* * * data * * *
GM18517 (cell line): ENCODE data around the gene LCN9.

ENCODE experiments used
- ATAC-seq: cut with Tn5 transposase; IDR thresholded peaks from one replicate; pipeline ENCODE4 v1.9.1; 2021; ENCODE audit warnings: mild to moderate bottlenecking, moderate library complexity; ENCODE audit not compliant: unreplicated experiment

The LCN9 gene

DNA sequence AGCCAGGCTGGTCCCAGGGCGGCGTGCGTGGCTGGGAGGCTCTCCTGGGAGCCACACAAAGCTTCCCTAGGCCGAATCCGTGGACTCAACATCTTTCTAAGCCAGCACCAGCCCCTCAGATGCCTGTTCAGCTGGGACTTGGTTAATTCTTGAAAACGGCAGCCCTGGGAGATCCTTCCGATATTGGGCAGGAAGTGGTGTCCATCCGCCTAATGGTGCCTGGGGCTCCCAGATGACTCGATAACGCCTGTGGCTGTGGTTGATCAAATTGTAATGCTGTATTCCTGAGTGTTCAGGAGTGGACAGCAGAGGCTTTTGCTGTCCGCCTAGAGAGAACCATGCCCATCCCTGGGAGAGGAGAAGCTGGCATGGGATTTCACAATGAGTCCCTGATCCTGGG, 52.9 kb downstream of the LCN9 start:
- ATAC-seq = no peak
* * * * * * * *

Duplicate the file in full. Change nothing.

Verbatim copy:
GM18517 (cell line): ENCODE data around the gene LCN9.

ENCODE experiments used
- ATAC-seq: cut with Tn5 transposase; IDR thresholded peaks from one replicate; pipeline ENCODE4 v1.9.1; 2021; ENCODE audit warnings: mild to moderate bottlenecking, moderate library complexity; ENCODE audit not compliant: unreplicated experiment

The LCN9 gene

DNA sequence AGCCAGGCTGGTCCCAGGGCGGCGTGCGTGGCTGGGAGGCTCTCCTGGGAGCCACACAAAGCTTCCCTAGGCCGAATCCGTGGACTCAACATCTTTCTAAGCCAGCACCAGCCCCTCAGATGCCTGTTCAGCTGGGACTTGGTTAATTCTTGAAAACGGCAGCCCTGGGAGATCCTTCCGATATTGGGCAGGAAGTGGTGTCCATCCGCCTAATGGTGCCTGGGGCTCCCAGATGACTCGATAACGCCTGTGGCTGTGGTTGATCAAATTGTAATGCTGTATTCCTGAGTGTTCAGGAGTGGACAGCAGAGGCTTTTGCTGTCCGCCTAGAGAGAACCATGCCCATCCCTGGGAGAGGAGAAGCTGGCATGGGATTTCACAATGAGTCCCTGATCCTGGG, 52.9 kb downstream of the LCN9 start:
- ATAC-seq = no peak